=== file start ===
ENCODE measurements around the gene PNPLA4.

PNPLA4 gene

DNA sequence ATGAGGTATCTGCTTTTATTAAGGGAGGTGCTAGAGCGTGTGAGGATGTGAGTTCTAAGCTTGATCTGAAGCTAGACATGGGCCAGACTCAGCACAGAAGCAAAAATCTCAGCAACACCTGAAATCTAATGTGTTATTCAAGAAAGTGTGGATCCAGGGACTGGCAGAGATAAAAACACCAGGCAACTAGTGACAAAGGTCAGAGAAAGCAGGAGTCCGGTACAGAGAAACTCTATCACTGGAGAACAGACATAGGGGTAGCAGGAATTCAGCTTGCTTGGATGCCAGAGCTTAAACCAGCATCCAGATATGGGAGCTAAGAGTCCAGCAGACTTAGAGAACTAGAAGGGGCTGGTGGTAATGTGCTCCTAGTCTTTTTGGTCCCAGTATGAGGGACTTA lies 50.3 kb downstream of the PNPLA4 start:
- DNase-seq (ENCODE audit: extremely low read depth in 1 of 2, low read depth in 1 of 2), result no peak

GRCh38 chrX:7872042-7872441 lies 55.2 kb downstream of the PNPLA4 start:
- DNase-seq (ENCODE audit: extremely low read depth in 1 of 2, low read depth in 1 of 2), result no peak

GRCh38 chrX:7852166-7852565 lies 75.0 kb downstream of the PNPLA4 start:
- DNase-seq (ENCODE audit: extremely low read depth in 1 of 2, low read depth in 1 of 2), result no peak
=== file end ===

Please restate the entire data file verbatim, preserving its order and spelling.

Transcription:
ENCODE measurements around the gene PNPLA4.

PNPLA4 gene

DNA sequence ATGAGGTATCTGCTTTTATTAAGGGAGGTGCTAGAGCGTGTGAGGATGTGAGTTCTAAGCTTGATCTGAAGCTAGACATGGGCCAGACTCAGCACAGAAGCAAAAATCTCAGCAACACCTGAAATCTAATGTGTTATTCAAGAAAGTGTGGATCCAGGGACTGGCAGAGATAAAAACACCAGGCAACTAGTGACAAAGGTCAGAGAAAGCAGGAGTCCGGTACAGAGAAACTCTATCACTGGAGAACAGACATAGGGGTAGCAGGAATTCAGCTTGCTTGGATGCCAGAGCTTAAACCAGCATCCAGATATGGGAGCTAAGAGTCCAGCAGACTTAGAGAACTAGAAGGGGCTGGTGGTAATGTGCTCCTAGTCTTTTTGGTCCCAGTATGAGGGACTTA lies 50.3 kb downstream of the PNPLA4 start:
- DNase-seq (ENCODE audit: extremely low read depth in 1 of 2, low read depth in 1 of 2), result no peak

GRCh38 chrX:7872042-7872441 lies 55.2 kb downstream of the PNPLA4 start:
- DNase-seq (ENCODE audit: extremely low read depth in 1 of 2, low read depth in 1 of 2), result no peak

GRCh38 chrX:7852166-7852565 lies 75.0 kb downstream of the PNPLA4 start:
- DNase-seq (ENCODE audit: extremely low read depth in 1 of 2, low read depth in 1 of 2), result no peak